Nevertheless, year after year the Scottish Government just rolls over. Last year there was an announcement that it was (finally) going to do some GERS work. But like the series of White Papers that are supposed to be launched next week (remember them?) and the ‘convention’ that was supposed to bring together political parties and civic Scotland (remember that?), these didn’t get past the announcement stage.
This entire year is turning into ‘a good year to bury bad news’ and there is plentiful use being made of this opportunity in Scotland.
I mentioned there was one reason to be concerned – it’s the one piece of really crappy news that isn’t being buried. It’s the Growth Commission. I’ve been laying off this since no-one likes an ‘I told you so’ but jeez, we really did tell you so.
One of the ten unanswered questions we asked at the time was what would happen if there was an economic crisis? If you have no central bank, you’re wholly reliant on foreign money markets which stop lending in a crisis. In a pretty literal sense we’d have had no money and been begging for a bailout.
It’s not that this was just ‘predictable’; we warned about it over and over again. And yet it was rammed past a reluctant membership by people who will now neither defend it nor put us out of our collective misery.
The fight against the Growth Commission and the only real work on moving beyond GERS came from Common Weal and so with the Scottish Government dropping its promise to do anything about this, people were contacting us yesterday asking if we can take up the work.
At this point, I need to emphasise that we’re basically a team of five people and we’re covering almost every single policy area in Scotland just now. We’ll have a look to see what we can do, but this is a substantial piece of work.
Here’s the methodology: First, there needs to be a careful analysis of GERS down to at least tier three to find out how spending would shift in the event of independence. The impact of that then needs to be modelled.
Then there needs to be a careful dissection of what isn’t in GERS – the functions that would need to be added. Those need costed and modelled and reconciled with what is in GERS, because it is mostly not actually additional at all.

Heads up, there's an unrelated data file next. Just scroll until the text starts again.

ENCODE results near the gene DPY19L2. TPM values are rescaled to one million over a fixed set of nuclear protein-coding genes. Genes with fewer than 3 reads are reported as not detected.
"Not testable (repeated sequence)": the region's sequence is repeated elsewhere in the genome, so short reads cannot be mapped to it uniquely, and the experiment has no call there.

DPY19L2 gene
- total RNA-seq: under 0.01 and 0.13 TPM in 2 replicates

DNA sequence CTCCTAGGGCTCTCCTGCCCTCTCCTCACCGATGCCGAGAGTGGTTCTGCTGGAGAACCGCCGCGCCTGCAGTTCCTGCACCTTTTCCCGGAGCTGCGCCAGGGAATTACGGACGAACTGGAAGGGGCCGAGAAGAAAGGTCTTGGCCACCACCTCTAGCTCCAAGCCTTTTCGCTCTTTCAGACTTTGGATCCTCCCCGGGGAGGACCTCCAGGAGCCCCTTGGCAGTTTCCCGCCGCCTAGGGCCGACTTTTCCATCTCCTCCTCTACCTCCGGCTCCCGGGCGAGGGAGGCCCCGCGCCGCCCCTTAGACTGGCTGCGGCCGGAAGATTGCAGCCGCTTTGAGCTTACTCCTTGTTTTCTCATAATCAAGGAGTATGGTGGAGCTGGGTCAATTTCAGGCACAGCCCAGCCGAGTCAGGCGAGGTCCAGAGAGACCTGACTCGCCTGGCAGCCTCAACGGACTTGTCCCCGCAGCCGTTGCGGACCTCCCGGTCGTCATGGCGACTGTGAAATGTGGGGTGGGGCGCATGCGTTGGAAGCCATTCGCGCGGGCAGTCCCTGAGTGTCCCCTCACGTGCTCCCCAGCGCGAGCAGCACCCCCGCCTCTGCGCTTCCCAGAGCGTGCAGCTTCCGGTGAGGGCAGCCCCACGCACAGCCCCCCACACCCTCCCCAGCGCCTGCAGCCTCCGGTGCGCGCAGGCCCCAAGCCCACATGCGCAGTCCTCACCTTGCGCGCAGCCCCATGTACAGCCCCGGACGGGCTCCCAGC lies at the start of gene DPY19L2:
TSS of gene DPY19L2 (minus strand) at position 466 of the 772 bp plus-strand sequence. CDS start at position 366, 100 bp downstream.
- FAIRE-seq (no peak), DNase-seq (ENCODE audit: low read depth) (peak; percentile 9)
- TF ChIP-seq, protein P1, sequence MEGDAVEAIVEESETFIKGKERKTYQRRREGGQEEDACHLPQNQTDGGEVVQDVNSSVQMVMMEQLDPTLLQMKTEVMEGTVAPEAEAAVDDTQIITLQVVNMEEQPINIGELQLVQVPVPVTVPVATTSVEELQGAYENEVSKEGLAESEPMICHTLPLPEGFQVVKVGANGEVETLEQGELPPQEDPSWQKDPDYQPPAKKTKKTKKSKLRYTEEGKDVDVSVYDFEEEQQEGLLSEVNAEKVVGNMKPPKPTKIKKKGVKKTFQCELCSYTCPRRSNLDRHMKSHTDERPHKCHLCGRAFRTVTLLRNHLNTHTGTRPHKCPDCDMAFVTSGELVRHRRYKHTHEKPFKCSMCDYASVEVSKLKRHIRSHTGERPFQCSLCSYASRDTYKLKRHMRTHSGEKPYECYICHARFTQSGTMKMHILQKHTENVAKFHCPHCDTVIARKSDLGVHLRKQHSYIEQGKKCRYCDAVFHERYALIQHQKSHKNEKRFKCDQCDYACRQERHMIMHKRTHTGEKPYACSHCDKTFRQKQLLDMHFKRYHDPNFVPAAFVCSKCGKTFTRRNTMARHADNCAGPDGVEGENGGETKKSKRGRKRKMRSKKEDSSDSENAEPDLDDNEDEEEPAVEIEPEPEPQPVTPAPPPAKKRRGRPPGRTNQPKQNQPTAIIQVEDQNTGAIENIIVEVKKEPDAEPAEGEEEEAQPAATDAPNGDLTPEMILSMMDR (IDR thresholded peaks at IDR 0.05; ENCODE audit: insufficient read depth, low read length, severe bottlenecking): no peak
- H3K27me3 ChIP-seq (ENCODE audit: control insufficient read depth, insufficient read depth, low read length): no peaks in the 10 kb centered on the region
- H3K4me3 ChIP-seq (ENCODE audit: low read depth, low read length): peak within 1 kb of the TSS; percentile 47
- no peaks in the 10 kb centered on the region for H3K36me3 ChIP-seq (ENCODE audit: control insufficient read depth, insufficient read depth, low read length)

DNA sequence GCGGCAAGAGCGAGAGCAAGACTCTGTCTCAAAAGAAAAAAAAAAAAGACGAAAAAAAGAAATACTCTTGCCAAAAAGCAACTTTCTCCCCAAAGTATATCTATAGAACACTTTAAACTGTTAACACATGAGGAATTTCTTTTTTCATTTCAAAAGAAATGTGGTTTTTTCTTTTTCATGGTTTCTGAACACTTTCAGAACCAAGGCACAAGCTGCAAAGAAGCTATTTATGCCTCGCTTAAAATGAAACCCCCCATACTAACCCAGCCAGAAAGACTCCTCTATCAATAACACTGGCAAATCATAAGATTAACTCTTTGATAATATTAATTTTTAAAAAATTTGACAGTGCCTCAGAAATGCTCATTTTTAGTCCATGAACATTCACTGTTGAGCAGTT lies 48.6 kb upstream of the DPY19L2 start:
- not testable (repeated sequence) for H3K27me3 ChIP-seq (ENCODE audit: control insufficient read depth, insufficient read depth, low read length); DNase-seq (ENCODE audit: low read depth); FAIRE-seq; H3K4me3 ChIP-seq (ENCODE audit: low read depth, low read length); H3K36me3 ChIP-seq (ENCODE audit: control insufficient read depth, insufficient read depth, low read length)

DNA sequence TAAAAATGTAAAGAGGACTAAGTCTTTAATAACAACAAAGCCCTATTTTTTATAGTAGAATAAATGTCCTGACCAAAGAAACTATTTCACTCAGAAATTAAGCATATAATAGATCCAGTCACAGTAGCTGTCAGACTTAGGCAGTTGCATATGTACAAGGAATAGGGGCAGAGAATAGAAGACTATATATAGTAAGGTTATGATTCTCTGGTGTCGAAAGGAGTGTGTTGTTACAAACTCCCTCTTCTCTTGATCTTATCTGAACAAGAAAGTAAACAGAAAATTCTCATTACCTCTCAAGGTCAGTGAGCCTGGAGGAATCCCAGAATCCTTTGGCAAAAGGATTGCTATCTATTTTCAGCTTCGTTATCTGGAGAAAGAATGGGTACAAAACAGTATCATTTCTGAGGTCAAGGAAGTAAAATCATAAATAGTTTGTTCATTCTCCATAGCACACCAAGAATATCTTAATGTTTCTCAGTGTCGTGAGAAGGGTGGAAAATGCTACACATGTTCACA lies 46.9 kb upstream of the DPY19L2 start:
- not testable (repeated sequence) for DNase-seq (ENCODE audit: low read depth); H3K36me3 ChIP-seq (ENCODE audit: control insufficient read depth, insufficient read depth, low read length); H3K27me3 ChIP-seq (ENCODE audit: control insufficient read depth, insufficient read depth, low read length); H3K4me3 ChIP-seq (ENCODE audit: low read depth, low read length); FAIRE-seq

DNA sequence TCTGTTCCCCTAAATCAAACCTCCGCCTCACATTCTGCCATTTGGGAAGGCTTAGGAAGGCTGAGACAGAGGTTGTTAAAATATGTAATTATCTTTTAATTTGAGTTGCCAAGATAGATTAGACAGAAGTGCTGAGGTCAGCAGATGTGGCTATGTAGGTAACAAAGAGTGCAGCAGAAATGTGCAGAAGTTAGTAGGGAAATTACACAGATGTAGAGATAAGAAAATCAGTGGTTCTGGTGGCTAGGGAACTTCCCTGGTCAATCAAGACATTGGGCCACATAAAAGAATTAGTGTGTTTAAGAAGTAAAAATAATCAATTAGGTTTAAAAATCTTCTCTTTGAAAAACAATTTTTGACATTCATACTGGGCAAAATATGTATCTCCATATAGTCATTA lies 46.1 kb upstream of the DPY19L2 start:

Next, there needs to be a post-Growth Commission examination of debts and liabilities and how they would be allocated and paid for (the Growth Commission was crazily generous because it wanted to please the Treasury, given that it was going to rely on Sterling).
You also need to decide whether you’re modelling ‘steady state’ (how Scotland will look if independence is bedded in) or ‘early years’, because there will be a large difference in the spending profile (actually, the early years will involve much greater income growth because of the necessary spending which won’t be revenue spending).
Finally, you need to make a series of reasonable assumptions about what ‘comparable’ would look like in terms of policy decisions. For this purpose I’d strongly advise against saying ‘if we make these radical policy changes’ because that’s a political decision for the future. But I’d advise even more strongly against just adopting UK policy (the UK tax system is insanely leaky).
Equipped with the above information (and a little bit more), you could then rebuild a reliable indicative model of the finances of an independent Scotland. The ‘deficit’ would be much, much smaller than GERS.
But if Common Weal does this alone, we would need to take our eye off the domestic agenda at a crucial moment (when manifestos are being developed) and we can’t afford to do that. In any case, the Scottish Government is passionate about ignoring our work, so it isn’t clear it would actually help.
I’m blue in the face over this – if the independence movement is to be taken seriously it must take itself seriously. That is decidedly not what we do.
I’ve gone into loads of detail elsewhere on how to go about this. We need a Chief Economist for Independence and we need them four years ago. Their office must be properly resourced so that we can be on the front foot when things happen.
But the movement has been fed referendum fever so much for so long that I’ve actually been accused of being ‘anti-independence’ because I want to prepare before a referendum and not during.
I don’t know that I can add any more to this debate. I keep saying ‘the Scottish Government isn’t doing this work’ and people keep saying ‘ah, yes they are – but it’s a secret’. No they’re not.
Then I say ‘someone needs to’ and people nod. ‘Yes, we really should prepare’. And then the whole caravan packs up for another year and we repeat the whole dismal show 12 months down the line.
So send your ‘why can’t you just toe the line Robin?’ comments to the usual address and I’ll see you back here this time next year and we can do the whole bloody thing again.